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James Lamb and his brother climbed into the minivan.

The Lincoln men had just arrived in Mexico. Their mom and a dozen other members of First Evangelical Free Church were there with them.

The Lamb brothers -- James, 34, and Andy, 33 -- have been making this mission trip since high school at Lincoln Christian.

They worked in prisons, held Bible school in the park -- anything and everything the people needed.

James' first love was working with men addicted to drugs and alcohol. This year, he planned to help build a wall around the rehab clinic.

But on Nov. 17, the brothers were taking care of the first order of business -- a trip to Ensenada for potable water.

They left their mission headquarters in the rolling hills of northwestern Mexico just before sunset.

James got behind the wheel. The pair started up a narrow dirt road.

The brothers couldn't know it then, but two vehicles were heading their way.

Both big trucks preparing for the next day's race -- the longest, toughest cross-country race in the world, The Baja 1000.

One of those trucks would slam into their van at the crest of a hill.

The other would arrive minutes later, having watched the first truck careen by, leaving them stunned by the driver's speed on the treacherous terrain.

The men in the second truck had been in Mexico three weeks preparing for the race. They're adrenaline junkies, mountain climbers, skydivers, off-road racers.

Three of the four are U.S. Marines.

James and Andy Lambs' mother has another name for the men in that truck.

Angels.

* * *

"You like clean jokes or dirty jokes?"

The Marine was talking to James Lamb. James, the father of two, was trapped upside-down in the smashed minivan.

Kent Kroeker and Jeremy Graczyk had wedged in beside him.

Clean, the trapped man answered.

The two Marines looked at each other.

Dude, we don't know any clean jokes.

Kent Kroeker tells this story Tuesday, on the phone from his home in San Diego.

He's one of the angels.

He had raced the Baja 1000 seven times already. The 43-year-old knew the route -- public roads -- were populated by locals, slow vehicles, little kids and even cows before race day.

He can't repeat what he said when the other truck passed him, he says.

Kroeker spent 12 years as an active duty Marine, a pilot. He's a major in the Marine Corps Reserve now and sells high-performance suspension in San Diego.

He hasn't forgotten his first aid training.

"It's very simple stuff, very mechanical. How to keep a highly traumatized human body stabilized until you can get the person out."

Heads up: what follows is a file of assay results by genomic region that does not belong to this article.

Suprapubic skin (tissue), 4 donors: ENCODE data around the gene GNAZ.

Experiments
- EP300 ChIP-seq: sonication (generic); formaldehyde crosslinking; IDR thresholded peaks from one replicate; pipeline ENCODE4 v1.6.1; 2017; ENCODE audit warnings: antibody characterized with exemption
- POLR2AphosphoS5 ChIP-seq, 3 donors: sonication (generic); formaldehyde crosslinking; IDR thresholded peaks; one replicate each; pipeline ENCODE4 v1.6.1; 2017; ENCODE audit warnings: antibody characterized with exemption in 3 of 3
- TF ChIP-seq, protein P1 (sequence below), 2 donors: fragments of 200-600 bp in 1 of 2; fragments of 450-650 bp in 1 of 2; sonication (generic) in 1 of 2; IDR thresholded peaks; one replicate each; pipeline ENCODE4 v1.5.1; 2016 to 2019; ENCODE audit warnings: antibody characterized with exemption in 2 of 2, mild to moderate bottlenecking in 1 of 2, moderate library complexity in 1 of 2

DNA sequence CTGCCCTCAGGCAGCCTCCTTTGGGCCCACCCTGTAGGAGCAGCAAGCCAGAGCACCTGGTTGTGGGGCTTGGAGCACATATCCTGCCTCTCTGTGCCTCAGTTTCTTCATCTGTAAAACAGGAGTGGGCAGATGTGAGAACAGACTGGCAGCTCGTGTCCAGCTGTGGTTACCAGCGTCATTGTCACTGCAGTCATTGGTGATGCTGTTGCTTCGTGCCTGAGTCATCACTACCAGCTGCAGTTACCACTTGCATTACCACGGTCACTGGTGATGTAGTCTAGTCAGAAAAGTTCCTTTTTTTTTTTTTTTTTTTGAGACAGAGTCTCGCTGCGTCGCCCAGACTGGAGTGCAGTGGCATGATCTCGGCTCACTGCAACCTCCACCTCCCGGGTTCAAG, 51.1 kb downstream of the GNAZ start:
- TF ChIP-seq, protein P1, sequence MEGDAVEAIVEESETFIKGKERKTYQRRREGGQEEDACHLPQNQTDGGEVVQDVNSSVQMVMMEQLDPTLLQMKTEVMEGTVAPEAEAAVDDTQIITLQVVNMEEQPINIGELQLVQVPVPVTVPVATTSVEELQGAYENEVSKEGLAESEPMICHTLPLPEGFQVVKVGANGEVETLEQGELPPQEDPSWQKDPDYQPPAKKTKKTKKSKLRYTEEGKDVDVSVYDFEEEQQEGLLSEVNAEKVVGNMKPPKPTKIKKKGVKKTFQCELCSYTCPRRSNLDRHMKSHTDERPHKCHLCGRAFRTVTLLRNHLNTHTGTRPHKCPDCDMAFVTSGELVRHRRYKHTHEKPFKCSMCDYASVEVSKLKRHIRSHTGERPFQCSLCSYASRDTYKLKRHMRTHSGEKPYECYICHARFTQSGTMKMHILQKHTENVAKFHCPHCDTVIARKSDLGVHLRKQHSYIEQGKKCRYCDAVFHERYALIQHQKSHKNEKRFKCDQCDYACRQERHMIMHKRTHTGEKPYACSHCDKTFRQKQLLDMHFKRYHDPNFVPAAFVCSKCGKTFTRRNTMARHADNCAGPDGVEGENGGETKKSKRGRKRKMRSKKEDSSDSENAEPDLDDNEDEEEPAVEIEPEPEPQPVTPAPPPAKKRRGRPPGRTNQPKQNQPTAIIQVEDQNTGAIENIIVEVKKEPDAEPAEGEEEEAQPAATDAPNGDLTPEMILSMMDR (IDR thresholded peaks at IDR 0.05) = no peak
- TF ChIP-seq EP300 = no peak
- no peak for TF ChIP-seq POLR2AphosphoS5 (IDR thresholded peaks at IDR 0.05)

James Lamb had a highly traumatized human body.

His legs were crushed. He was bleeding profusely, his left arm attached to his body by a tendon alone.

When Kroeker and Graczyk first came upon the accident, they jumped from their truck.

They shouted orders to Jeremy's dad, Jim, and Colt Hubbell, the third Marine in their truck.

Secure the road.

Keep the crowd back.

Kroeker and Graczyk moved toward the van.

What's your name, they asked. How old are you? Where are you from?

James answered.

Blood streamed from his arm. Blood gushed from his chin.

I'm bleeding really bad, he said. Can you check my face?

Kroeker answered, matter of fact.

That's how you do it, the Marine said. Don't scare the injured. Don't make it worse. No matter how bad it is.

And it was pretty bad.

"James, you just got a little cut on your chin. No big deal."

Really?

"Yeah. But I'm going to help with your arm here."

Graczyk cut off a length of seat belt. Hubbell handed him a screwdriver. Kroeker wrapped the belt around the arm and twisted it tight with the screwdriver, creating a tourniquet.

They held James up so he could breathe. Touched him all over, checking for broken bones, internal injuries.

They took his vitals. They wrote them down, took them again.

Two hours they stayed, until Mexican medics arrived. Taking turns trying to free the man with crowbars and whatever tools they could find.

They kept the tourniquet tight. They kept asking questions, making sure James was with them.

What's your name? How old are you? Where are you from?

Lincoln, Nebraska?

A good hearty, corn-fed Midwesterner, they joked.

"He was a good All-American guy," Kroeker said later. "He's a missionary and we're two heinous Marines trying to help him out."

* * *

James eventually made it to a hospital in San Diego. There is more to the story, as there always is.

Other heroes, other miracles, like the plane that was in the area for the race that took them back to the United States.

Saving his arm. Saving his crushed leg.

Sandy Lamb tells this part of the story. Her son Andy survived the accident with only cuts and bruises. His trauma is more inside, more emotional.

Eventually, James will come home to rehab.

For now, his mom is with him. His wife, Tyley, too. Relatives are caring for their two children back in Lincoln.

A Marine visited the hospital on Thanksgiving.

Tyley wouldn't let Kent Kroeker go.

She cried and cried. Thanked him over and over for saving her husband.

James would have bled to death waiting for medics.

"I say it just happened that they came along," Susan Lamb says. "But we knew they were angels."

The Marines aren't having any of it.

The odds were astronomically slim two trained Marines would arrive on the scene, Kroeker says, and so it was lucky. But they just did what they'd done a dozen times, or more, before.

It didn't take any courage or bravery, says the man who climbed mountains and flew in combat and studied philosophy at the Sorbonne in Paris and finished second in his class in the Baja 1000 this year.

"If they knew us better, we are no angels. Believe me."

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Reach Cindy Lange-Kubick at (402) 473-7218 or clangekubick@journalstar.com.

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